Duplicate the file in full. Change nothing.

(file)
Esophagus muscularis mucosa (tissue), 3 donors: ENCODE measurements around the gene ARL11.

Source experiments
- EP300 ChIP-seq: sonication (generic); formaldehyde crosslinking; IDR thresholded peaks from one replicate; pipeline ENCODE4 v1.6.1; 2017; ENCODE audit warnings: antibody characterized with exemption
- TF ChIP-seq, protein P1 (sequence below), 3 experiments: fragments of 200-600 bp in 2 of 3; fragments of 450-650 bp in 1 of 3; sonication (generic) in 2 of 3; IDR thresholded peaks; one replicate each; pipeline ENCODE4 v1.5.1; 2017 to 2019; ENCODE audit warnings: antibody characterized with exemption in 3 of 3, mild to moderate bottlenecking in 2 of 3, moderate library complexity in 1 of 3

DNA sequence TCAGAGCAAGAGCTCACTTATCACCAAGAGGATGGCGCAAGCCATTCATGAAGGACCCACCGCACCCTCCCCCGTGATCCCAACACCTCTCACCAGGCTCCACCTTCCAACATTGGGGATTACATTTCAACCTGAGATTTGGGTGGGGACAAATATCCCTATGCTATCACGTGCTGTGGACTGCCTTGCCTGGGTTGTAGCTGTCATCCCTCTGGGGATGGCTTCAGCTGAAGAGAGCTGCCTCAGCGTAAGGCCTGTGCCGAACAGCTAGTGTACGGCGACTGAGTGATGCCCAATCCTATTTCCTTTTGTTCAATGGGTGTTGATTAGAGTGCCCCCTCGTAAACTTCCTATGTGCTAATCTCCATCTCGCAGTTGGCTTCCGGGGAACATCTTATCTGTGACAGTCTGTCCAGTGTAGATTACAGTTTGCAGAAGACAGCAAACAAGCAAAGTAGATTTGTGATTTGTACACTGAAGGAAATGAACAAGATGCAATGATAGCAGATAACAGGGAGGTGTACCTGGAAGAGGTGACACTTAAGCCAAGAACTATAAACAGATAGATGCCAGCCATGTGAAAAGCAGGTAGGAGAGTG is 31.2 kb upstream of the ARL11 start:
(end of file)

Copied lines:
Esophagus muscularis mucosa (tissue), 3 donors: ENCODE measurements around the gene ARL11.

Source experiments
- EP300 ChIP-seq: sonication (generic); formaldehyde crosslinking; IDR thresholded peaks from one replicate; pipeline ENCODE4 v1.6.1; 2017; ENCODE audit warnings: antibody characterized with exemption
- TF ChIP-seq, protein P1 (sequence below), 3 experiments: fragments of 200-600 bp in 2 of 3; fragments of 450-650 bp in 1 of 3; sonication (generic) in 2 of 3; IDR thresholded peaks; one replicate each; pipeline ENCODE4 v1.5.1; 2017 to 2019; ENCODE audit warnings: antibody characterized with exemption in 3 of 3, mild to moderate bottlenecking in 2 of 3, moderate library complexity in 1 of 3

DNA sequence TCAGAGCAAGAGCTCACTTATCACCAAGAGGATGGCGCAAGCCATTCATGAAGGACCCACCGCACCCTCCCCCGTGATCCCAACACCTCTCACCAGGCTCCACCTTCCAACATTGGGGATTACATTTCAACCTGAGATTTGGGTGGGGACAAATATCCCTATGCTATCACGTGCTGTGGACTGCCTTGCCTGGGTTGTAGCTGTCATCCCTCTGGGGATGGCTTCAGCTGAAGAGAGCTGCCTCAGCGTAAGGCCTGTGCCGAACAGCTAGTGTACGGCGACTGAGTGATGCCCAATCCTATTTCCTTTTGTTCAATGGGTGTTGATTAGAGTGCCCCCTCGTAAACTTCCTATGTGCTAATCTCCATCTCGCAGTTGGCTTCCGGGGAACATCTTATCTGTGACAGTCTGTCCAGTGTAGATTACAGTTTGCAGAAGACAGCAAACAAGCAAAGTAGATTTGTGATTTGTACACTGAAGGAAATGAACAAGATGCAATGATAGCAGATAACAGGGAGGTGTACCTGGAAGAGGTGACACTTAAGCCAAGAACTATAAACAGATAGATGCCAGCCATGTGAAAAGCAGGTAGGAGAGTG is 31.2 kb upstream of the ARL11 start: